Category Archives: Intermediate VLookup Information

Mike and Bill Debate: “=LOOKUP vs. @LOOKUP”

Going back to “VLOOKUP WEEK 2012” Mike ‘ExcelisFun’ Girvin and Bill ‘MrExcel’ Jelen look at the ‘LOOKUP’ Function. Taking cues from an email Bill received from Dan Bricklin [co-founder/inventor of VisiCalc] Bill argues the point that “=LOOKUP” is ambiguous in Microsoft Excel when the Data Set Table is ‘square’. Mike, on the other hand, thinks that “=LOOKUP” is not an ambiguous Function in that scenario; that it is intuitive and dynamic. Follow along with Episode #1550 to hear the debate and decide for yourself.

 

Dueling Excel Podcast #106…This episode is the video podcast companion to the book, “Slaying Excel Dragons: A Beginners Guide to Conquering Excel’s Frustrations and Making Excel Fun“, by Mike Girvin and Bill Jelen. [Currently available in eBook / Print Edition and as a DVD Bundle]

and

“Learn Excel 2007 through Excel 2010 from MrExcel”. Download a new two minute video every workday to learn one of the 512 Excel Mysteries Solved! and 35% More Tips than the previous edition of Bill’s book!

“The Learn Excel from MrExcel Podcast Series”

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And the winner of the VLOOKUP Great White Shark Award is…

JP Pinto!  Congratulations!

His post was one of seven chosen by Bill Jelen as the most innovative ones published during VLOOKUP Week.  He won a copy Bill Jelens book Microsoft Excel 2010 In Depth. You can find links to all seven posts and see the voting results in our wrap-up post of VLOOKUP Week. …To Read the rest of the post on the MS Office Blog, click here.


Tom Urtis at Atlas Programming Management Inc: “LOOKUP Page”

From Tom Urtis of Atlas Programming Management, Inc. we have a full page of Lookup Tutorials including VLOOKUP, HLOOKUP, Reverse LOOKUP, Min/Max LOOKUP and more. Thank you to Tom for creating this resource and allowing VLOOKUP WEEK 2012 to share it here – with all of you!

To view Tom’s Tutorials, Click Here to go to Tom Urtis’ LOOKUP Resource page


Tom Urtis: “Lookup First and Last Values Along Row”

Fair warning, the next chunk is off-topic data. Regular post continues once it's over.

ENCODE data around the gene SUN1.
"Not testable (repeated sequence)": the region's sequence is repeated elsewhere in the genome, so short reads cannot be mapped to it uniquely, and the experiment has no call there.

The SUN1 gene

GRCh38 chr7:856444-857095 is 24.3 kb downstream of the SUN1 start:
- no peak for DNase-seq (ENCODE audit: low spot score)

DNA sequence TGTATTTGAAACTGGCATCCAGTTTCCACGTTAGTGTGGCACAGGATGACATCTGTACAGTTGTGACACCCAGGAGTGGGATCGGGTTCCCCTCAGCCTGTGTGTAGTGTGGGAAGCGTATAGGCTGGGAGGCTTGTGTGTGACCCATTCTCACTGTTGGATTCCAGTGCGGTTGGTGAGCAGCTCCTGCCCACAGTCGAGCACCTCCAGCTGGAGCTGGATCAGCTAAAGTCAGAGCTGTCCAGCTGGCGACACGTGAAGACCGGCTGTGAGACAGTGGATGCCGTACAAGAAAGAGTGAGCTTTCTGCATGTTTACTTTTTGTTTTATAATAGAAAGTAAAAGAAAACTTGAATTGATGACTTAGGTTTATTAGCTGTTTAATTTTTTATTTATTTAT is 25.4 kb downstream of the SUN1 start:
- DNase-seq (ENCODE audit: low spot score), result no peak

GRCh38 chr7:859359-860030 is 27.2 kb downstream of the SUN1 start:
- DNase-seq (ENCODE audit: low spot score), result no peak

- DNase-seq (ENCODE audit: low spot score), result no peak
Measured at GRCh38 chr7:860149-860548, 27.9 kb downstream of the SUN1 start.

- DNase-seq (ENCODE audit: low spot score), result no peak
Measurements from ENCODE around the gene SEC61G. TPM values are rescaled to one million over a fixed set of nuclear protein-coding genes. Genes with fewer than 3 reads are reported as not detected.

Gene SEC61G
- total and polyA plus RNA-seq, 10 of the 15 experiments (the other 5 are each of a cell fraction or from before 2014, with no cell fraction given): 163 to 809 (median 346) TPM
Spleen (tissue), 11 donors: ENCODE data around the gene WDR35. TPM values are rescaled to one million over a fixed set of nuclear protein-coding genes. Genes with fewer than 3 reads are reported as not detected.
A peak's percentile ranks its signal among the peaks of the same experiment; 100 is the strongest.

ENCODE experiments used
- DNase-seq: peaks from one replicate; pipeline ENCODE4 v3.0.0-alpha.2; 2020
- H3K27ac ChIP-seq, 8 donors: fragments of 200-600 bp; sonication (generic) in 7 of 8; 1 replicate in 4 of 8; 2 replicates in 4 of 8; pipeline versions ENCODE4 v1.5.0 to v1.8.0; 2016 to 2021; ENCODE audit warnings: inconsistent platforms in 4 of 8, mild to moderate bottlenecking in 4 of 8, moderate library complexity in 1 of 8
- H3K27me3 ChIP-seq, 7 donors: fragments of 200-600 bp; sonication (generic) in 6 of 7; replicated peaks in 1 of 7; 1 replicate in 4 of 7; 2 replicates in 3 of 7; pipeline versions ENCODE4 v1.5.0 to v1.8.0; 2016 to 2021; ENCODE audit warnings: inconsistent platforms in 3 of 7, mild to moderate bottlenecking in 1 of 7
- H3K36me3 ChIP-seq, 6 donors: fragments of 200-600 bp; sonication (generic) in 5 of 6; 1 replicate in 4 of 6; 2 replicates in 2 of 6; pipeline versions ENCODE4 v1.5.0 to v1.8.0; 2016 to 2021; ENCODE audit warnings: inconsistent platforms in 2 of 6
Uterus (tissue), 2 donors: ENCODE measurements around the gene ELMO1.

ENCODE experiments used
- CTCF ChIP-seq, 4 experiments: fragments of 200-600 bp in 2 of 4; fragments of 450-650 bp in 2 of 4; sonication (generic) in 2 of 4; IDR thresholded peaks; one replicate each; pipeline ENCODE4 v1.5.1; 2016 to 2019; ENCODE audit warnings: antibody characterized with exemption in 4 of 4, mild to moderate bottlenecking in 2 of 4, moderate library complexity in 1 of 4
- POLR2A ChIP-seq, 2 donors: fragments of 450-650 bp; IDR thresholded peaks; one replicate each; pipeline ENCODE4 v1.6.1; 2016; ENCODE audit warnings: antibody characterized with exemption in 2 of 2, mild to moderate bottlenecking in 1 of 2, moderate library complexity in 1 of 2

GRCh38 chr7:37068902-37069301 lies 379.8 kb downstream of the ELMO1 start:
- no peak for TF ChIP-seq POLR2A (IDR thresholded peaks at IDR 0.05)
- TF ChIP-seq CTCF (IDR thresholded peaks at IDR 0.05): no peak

“When you are faced with a table that is scattered with values among empty cells, you might need to know the first (left-most) or last (right-most) value in that row.

In the following picture, the first value in the row is returned by the formula
=INDEX(D2:H2,MATCH(TRUE,INDEX((D2:H2<>0),0),0)), copied down as needed.” …To Read More Click Here to go to Tom Urtis’s Lesson.


Tom Urtis: “Reverse Intersecting Lookup: Return Row and Header Labels”

While tidying up the storeroom for the VLOOKUP WEEK Blog… we came across a few things – this is one.

“I recently posted this example, followed by this more advanced example for finding an intersecting value in a table with multiple rows and columns.

Today it’s the opposite scenario, where you identify a value in the table and you lookup the value’s row header, column header, and while we’re at it, the address of the value. In the picture, the maximum number is identified, with its address, and header labels for Month and Salesperson.” …To Read More Click Here to go to Tom Urtis’s Lesson.


From ‘Beginning Excel’: “HLOOKUP to Find Resistor Values”

From ‘Beginning Excel’ on WordPress we have an entry into the “VLOOKUP WEEK 2012” event that looks at HLOOKUP.

“Converting color bands to the equivalent resistance value is a good example of how table lookup function can be employed. Anyone can pick a separate color for every band through a drop-down list (built from data validation facility) and Excel matches color selected to the reference table, counts and displays the resistance value.” To Read More Click Here to go to Beginning Excel’s Lesson.


Mike Girvin “VLOOKUP WEEK Double Header Wrap Up!”

Mike ‘ExcelisFun’ Girvin has produced Tutorials each day this week for the VLOOKUP WEEK 2012 effort. In this post, Two (2) Videos Tutorials from Mike!

VLOOKUP WEEK 2012 Tutorial #5: “CHOOSE Function – Beginner to Advanced with 12 Examples

“Unlike other lookup functions, CHOOSE lets you lookup “things” besides values: Text, Numbers, Formulas, Functions, Cell References, Ranges, Defined Names, Array Constants” You may Download the workbook at: http://people.highline.edu/mgirvin/ExcelIsFun.htm

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VLOOKUP WEEK 2012 Tutorial #6: “Excel Lookup Picture Approximate or Exact match

    1. See how to use a formula with INDEX and MATCH functions and Defined names to do Approximate or Exact match lookup.
    2. See formula inserted into picture for Excel 2010 and 2003.
    3. See formula inserted into bitmap image for Excel 2007.

You may Download the workbook at: http://people.highline.edu/mgirvin/ExcelIsFun.htm

Find more of Mike Girvin’s Excel Tutorials at ExcelisFun On YouTube.